As I said at the beginning, I have often struggled with the idea that the boat in this story represents the church because of the fear the disciples experience in it. If the church is this boat, then it isn’t a safe place. And we have to acknowledge and repent that for many people, especially children, the church hasn’t been a safe place. But I imagine that for most of the members of the Western Heights congregation the church has been a place of welcome and acceptance. That has certainly been my experience of the church (most of the time). The church has been the place that has welcomed me and encouraged me to use my gifts.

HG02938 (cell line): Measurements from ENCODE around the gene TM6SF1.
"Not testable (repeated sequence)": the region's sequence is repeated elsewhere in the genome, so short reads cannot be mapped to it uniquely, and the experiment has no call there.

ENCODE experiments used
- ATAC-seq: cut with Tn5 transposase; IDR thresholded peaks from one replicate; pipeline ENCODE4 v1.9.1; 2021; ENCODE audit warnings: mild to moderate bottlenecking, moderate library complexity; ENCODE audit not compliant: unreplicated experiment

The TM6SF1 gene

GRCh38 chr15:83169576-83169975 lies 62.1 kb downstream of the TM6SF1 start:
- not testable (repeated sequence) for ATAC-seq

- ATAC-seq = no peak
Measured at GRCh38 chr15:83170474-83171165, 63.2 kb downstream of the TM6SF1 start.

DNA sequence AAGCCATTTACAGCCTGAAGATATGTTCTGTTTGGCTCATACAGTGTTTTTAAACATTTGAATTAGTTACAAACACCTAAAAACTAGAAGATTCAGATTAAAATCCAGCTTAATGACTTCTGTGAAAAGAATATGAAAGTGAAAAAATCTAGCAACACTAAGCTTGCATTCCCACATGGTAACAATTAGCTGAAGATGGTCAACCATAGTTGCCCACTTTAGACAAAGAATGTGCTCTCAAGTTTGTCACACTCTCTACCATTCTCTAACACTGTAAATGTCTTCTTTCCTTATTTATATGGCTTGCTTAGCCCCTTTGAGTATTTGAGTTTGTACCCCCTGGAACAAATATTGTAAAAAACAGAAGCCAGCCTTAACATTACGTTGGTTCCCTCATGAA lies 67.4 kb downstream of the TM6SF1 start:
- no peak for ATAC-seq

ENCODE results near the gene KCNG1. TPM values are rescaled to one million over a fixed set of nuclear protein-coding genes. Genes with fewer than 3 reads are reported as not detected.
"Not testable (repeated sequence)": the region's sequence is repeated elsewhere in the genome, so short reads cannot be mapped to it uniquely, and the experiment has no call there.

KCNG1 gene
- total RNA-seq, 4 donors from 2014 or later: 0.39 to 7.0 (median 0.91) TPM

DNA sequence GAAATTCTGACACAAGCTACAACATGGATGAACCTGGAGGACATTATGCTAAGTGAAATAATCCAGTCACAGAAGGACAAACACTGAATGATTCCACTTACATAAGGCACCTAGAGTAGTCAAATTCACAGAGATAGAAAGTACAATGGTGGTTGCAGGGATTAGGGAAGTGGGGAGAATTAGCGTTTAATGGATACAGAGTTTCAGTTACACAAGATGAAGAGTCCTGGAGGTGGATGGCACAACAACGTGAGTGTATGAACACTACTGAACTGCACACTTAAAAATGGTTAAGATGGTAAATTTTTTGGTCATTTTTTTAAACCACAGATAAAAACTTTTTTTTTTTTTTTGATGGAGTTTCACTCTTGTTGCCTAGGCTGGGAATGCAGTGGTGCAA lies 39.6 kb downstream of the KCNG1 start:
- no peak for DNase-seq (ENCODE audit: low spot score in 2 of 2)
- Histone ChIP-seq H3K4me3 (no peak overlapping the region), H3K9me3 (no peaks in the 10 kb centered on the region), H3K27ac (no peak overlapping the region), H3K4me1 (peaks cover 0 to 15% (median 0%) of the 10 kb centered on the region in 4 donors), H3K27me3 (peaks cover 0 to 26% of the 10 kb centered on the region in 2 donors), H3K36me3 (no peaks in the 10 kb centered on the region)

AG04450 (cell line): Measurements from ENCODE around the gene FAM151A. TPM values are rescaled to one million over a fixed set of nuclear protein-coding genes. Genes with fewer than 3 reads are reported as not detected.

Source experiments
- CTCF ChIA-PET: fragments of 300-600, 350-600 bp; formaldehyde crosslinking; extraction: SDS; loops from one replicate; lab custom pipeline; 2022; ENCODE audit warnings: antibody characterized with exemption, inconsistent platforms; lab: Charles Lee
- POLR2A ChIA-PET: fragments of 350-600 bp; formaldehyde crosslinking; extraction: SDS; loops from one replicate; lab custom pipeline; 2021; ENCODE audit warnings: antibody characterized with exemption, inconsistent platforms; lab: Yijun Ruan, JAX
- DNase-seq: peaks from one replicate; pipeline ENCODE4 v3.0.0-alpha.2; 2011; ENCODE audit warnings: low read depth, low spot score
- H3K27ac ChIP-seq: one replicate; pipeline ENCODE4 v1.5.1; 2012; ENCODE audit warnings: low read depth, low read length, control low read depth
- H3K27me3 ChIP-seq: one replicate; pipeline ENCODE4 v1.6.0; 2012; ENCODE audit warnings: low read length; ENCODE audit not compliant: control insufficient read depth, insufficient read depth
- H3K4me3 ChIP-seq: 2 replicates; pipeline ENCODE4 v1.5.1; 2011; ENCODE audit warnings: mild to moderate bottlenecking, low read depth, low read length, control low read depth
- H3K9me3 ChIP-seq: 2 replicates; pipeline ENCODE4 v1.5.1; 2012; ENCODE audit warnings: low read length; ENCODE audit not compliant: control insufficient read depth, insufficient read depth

That may mean that this year is the time when this story is most relevant. This year the church isn’t safe. The small boat that is a congregation has been battered by the waves of covid19 and is still far from safety with the wind against it. We do not know when we will again be able to hold worship services in the church building. Like the disciples, like Peter, in this time of covid19 we often feel frightened and as though we are about to sink. And so this year, more than ever, we need the reassurance that this story offers us, the reassurance that it is as true for us as it was true for the disciples in the boat. Jesus is with us, saying to us in our fear, ‘Take heart, it is I; do not be afraid.’ Amen.